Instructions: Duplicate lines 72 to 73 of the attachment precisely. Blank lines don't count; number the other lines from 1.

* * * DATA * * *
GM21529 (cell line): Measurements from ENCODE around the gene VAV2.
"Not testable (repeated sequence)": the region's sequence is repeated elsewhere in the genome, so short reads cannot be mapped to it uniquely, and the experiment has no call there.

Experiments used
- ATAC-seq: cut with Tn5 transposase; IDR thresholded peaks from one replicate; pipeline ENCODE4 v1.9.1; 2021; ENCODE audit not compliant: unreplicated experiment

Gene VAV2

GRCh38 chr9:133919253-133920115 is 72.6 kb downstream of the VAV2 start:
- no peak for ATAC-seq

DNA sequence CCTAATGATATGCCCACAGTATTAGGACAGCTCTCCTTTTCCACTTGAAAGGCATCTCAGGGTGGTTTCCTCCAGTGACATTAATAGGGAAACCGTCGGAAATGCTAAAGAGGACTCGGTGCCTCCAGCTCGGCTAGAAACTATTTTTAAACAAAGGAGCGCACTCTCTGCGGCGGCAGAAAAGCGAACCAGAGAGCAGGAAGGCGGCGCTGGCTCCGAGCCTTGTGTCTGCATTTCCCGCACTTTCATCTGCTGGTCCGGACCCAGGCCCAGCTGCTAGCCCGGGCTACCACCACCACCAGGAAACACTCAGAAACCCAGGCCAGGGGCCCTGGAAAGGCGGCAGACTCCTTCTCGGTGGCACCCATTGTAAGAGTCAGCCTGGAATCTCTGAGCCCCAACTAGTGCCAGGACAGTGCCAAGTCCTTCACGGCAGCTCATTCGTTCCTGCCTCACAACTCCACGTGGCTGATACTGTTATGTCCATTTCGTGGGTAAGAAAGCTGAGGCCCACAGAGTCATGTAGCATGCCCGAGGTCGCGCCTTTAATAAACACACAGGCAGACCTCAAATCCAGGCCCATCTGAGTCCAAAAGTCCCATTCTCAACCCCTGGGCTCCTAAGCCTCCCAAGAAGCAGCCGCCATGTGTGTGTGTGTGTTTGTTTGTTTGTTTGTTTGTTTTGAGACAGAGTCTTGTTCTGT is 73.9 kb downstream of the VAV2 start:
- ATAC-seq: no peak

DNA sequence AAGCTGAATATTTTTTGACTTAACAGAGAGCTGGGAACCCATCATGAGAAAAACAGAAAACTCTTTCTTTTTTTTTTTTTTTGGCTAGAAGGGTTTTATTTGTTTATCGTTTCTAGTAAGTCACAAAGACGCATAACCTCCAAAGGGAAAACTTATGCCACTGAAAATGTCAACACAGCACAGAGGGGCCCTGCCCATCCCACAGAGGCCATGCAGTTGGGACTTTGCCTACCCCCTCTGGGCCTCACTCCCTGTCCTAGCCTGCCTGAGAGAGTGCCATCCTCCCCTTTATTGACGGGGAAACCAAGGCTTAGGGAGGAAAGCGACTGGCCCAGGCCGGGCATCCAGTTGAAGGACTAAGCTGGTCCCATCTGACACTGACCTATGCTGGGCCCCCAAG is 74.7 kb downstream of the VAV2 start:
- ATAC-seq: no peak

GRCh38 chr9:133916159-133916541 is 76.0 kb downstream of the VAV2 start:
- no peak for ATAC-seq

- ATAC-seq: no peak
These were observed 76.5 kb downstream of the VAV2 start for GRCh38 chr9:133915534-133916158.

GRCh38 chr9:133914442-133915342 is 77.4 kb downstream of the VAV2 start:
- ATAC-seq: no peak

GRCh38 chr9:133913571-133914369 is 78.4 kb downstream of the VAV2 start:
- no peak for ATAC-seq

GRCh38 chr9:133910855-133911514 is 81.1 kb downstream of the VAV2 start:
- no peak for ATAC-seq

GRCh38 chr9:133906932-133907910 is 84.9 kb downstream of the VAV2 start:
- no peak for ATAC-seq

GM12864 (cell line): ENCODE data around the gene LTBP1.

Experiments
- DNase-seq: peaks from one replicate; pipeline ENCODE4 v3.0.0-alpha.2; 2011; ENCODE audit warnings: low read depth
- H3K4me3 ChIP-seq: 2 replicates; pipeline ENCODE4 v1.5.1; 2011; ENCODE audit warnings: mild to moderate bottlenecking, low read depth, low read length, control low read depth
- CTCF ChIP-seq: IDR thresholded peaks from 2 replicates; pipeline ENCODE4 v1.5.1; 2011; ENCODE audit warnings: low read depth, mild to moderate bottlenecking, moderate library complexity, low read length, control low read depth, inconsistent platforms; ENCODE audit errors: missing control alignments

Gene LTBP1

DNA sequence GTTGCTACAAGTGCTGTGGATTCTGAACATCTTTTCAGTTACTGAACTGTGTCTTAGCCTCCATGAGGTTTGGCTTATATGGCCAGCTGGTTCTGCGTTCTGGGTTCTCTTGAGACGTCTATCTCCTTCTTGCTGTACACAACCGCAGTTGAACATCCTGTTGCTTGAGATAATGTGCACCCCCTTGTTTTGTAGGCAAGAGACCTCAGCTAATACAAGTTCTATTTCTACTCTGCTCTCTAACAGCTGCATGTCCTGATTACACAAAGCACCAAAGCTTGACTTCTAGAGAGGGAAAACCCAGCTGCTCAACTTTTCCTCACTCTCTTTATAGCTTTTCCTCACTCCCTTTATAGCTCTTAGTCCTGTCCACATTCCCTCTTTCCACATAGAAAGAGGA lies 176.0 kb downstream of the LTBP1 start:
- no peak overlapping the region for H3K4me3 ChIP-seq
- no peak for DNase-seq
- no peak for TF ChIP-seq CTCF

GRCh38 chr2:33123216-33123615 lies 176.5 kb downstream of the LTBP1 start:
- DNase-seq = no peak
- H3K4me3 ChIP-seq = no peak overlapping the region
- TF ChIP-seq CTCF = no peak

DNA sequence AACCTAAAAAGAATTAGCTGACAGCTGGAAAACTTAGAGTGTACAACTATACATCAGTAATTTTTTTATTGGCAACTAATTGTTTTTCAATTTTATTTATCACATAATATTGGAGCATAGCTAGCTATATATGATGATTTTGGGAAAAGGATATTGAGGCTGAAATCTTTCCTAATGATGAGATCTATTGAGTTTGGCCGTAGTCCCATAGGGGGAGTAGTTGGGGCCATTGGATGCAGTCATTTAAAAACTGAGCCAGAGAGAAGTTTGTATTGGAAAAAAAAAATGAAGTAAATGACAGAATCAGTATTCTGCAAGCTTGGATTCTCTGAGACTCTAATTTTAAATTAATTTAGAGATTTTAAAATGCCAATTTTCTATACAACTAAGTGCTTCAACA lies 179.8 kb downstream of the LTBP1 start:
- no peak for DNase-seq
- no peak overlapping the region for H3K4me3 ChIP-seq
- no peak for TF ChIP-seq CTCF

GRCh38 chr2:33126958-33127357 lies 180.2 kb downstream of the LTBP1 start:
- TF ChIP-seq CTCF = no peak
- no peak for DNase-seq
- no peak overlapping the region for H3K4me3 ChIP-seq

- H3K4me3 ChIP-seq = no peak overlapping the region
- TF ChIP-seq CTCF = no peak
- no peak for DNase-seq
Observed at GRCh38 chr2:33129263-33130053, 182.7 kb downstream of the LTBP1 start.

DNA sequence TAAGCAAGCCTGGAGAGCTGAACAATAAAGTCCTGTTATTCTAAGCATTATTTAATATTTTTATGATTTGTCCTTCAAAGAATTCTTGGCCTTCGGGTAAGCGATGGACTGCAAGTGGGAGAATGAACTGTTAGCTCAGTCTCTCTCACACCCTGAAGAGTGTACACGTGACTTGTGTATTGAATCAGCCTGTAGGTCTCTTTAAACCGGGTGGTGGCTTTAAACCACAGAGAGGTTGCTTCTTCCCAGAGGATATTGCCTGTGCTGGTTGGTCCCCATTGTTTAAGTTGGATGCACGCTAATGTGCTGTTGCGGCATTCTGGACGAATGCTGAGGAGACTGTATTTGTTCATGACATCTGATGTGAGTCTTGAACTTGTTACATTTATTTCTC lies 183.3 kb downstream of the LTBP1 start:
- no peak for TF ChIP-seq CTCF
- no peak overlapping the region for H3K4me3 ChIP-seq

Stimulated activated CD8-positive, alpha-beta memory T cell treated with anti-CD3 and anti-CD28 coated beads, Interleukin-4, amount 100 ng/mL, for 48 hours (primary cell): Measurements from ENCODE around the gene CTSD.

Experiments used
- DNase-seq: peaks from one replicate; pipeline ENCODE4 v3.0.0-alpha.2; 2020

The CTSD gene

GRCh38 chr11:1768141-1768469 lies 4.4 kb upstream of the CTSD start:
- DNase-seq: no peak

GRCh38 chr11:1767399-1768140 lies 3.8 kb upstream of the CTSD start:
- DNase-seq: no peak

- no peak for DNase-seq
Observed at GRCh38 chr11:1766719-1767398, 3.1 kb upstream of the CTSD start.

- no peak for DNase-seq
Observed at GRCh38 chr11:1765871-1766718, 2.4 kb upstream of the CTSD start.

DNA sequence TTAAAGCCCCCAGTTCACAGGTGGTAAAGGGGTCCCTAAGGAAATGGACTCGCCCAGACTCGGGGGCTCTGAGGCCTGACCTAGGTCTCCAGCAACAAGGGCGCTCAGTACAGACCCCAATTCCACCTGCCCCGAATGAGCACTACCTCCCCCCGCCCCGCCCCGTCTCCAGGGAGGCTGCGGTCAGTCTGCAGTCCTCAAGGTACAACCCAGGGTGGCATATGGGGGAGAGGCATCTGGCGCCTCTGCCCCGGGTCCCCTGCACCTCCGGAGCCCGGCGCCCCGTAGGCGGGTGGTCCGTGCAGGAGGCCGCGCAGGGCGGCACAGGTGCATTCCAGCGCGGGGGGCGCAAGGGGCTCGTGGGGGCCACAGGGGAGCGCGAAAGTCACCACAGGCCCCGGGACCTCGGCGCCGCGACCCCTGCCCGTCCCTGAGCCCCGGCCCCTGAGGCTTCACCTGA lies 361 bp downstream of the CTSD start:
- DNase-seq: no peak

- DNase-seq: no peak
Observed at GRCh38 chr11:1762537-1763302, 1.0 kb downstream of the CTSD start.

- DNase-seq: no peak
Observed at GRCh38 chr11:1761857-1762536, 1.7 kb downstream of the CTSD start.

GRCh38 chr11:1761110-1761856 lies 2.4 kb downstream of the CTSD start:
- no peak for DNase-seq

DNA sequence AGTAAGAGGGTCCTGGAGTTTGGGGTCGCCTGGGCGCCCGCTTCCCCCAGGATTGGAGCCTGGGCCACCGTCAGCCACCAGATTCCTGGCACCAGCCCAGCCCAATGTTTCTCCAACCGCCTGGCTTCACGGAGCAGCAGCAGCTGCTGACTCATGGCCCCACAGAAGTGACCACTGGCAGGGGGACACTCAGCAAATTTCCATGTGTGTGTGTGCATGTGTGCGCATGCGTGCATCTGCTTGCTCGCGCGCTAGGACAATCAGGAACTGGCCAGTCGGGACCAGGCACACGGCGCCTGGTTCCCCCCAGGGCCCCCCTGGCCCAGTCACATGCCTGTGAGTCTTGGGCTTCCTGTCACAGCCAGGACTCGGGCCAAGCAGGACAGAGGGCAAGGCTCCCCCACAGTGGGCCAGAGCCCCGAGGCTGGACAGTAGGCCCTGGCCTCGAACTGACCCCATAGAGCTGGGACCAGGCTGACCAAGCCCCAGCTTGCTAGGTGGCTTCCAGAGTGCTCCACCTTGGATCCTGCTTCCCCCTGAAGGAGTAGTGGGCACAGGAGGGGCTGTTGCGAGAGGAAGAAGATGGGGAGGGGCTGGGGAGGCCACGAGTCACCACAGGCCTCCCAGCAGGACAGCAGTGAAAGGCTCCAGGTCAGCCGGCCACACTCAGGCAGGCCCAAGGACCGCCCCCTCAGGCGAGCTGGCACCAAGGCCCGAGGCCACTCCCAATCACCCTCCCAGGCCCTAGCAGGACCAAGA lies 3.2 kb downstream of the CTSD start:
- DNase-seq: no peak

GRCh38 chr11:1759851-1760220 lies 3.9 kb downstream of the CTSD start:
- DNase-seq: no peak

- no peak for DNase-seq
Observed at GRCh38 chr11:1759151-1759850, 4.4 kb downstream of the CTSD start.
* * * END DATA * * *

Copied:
- no peak for DNase-seq

DNA sequence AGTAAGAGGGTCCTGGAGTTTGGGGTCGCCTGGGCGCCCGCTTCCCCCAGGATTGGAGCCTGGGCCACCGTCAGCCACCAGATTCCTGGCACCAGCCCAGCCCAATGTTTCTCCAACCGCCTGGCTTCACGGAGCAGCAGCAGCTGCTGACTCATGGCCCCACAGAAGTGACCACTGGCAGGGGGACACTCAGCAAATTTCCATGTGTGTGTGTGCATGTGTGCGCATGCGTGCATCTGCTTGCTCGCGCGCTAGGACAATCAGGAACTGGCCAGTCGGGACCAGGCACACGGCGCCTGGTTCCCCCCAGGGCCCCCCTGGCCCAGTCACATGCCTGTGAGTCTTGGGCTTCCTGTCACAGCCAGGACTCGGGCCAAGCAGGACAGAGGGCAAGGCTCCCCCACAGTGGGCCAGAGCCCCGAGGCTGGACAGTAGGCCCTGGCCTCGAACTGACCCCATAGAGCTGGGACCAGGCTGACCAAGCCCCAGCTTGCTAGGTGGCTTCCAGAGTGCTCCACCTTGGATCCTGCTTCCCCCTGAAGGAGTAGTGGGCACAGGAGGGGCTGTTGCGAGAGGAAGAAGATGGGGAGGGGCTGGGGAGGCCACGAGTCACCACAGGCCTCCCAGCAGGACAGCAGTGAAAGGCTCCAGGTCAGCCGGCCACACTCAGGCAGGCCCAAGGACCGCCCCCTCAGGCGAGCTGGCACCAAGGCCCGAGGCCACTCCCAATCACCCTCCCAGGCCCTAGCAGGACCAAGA lies 3.2 kb downstream of the CTSD start: